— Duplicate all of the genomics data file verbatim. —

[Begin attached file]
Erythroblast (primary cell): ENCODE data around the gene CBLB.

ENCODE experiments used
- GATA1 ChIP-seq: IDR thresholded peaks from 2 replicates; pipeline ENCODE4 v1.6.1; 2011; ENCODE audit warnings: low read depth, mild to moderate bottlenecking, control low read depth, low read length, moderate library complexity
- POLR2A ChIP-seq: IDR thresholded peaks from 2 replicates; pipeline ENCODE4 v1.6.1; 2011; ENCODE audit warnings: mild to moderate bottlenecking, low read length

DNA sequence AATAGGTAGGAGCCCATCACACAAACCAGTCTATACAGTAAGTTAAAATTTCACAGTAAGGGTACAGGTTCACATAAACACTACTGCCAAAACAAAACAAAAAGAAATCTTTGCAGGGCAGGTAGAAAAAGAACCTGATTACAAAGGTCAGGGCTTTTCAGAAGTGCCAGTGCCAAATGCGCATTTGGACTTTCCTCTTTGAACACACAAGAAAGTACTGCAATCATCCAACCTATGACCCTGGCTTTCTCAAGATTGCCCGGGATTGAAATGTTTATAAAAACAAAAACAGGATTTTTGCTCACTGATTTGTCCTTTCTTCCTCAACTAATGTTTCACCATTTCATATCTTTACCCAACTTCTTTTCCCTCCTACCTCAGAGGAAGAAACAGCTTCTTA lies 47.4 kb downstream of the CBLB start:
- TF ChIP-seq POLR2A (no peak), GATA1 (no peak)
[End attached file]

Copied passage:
Erythroblast (primary cell): ENCODE data around the gene CBLB.

ENCODE experiments used
- GATA1 ChIP-seq: IDR thresholded peaks from 2 replicates; pipeline ENCODE4 v1.6.1; 2011; ENCODE audit warnings: low read depth, mild to moderate bottlenecking, control low read depth, low read length, moderate library complexity
- POLR2A ChIP-seq: IDR thresholded peaks from 2 replicates; pipeline ENCODE4 v1.6.1; 2011; ENCODE audit warnings: mild to moderate bottlenecking, low read length

DNA sequence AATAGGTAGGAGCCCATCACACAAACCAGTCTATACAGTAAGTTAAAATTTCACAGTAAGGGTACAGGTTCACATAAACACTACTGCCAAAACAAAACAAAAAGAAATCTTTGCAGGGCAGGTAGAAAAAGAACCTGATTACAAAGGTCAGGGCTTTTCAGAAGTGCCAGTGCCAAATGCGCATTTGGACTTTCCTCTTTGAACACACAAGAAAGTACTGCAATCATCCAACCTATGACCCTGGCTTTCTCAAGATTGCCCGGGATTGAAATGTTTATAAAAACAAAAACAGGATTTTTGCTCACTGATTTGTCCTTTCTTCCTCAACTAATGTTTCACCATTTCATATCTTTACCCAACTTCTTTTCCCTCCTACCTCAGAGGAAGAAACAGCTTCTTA lies 47.4 kb downstream of the CBLB start:
- TF ChIP-seq POLR2A (no peak), GATA1 (no peak)